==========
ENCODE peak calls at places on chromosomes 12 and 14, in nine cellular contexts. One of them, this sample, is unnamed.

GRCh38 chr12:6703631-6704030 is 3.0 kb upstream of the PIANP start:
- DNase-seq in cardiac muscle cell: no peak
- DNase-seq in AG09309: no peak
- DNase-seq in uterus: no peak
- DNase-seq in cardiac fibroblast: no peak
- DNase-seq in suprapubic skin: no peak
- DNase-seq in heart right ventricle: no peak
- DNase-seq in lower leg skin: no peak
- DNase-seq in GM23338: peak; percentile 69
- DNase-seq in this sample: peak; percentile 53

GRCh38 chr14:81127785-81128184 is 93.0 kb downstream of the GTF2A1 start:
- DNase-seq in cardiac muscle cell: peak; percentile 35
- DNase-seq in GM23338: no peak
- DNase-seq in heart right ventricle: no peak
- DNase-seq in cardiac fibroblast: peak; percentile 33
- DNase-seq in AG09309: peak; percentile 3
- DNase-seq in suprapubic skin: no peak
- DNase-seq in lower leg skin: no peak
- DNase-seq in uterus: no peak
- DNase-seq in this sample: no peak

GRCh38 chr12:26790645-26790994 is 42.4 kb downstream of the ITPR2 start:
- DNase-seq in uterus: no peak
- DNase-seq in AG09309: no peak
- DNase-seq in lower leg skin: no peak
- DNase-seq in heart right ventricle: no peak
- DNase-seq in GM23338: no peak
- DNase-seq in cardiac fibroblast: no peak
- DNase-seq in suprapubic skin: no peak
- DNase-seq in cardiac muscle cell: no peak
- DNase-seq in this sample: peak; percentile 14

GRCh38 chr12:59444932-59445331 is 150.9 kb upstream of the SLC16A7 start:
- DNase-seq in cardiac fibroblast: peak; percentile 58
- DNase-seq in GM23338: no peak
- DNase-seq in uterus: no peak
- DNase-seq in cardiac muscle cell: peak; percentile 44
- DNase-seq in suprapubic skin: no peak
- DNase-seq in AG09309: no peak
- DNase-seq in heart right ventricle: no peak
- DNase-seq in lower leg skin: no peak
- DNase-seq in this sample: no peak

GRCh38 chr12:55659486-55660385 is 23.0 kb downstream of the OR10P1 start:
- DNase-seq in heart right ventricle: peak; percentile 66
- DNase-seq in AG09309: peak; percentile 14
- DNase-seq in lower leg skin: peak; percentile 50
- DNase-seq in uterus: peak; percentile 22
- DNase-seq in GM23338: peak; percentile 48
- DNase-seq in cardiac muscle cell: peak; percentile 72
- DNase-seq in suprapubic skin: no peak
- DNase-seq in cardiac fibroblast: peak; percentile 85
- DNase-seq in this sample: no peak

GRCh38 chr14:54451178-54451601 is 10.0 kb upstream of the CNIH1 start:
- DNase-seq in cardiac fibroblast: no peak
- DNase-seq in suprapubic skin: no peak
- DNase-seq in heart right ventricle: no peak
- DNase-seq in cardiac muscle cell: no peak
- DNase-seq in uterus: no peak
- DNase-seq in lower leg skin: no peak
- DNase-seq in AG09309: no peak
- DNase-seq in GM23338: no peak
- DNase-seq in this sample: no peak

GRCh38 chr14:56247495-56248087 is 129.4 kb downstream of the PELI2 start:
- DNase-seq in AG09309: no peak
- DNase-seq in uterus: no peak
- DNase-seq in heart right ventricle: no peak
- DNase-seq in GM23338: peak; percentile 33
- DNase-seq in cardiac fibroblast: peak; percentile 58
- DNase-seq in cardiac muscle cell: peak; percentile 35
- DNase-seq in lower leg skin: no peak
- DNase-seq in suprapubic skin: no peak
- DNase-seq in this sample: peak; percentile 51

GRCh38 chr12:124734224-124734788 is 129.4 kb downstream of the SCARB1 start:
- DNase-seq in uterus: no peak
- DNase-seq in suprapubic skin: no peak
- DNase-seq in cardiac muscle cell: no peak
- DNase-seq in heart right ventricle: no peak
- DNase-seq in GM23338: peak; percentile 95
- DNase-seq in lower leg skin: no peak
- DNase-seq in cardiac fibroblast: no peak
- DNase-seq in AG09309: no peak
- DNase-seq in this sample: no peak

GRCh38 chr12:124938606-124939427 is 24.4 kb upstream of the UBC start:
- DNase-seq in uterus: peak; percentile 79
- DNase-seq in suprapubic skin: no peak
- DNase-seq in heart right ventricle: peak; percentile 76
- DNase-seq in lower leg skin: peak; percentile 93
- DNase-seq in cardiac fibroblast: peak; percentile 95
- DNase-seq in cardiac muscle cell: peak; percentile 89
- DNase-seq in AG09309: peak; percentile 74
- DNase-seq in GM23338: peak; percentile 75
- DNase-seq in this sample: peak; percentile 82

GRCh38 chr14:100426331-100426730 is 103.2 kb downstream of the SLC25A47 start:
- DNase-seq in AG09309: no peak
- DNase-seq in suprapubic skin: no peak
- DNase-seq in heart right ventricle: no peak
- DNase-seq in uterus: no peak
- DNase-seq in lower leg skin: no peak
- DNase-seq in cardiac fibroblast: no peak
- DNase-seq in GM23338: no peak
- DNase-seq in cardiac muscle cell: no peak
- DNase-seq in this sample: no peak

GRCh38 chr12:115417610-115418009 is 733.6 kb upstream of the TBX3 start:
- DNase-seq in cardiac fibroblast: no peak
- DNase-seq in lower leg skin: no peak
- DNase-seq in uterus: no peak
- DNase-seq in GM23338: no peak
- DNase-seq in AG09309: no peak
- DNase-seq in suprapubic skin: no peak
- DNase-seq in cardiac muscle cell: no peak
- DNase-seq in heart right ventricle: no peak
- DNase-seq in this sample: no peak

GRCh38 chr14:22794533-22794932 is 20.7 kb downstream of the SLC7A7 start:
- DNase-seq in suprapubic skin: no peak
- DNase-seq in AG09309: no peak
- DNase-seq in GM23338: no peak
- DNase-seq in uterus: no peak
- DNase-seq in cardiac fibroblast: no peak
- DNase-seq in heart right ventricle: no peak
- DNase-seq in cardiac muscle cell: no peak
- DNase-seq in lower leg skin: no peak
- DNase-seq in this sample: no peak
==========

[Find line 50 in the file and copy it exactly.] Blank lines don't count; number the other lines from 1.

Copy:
- DNase-seq in cardiac fibroblast: peak; percentile 85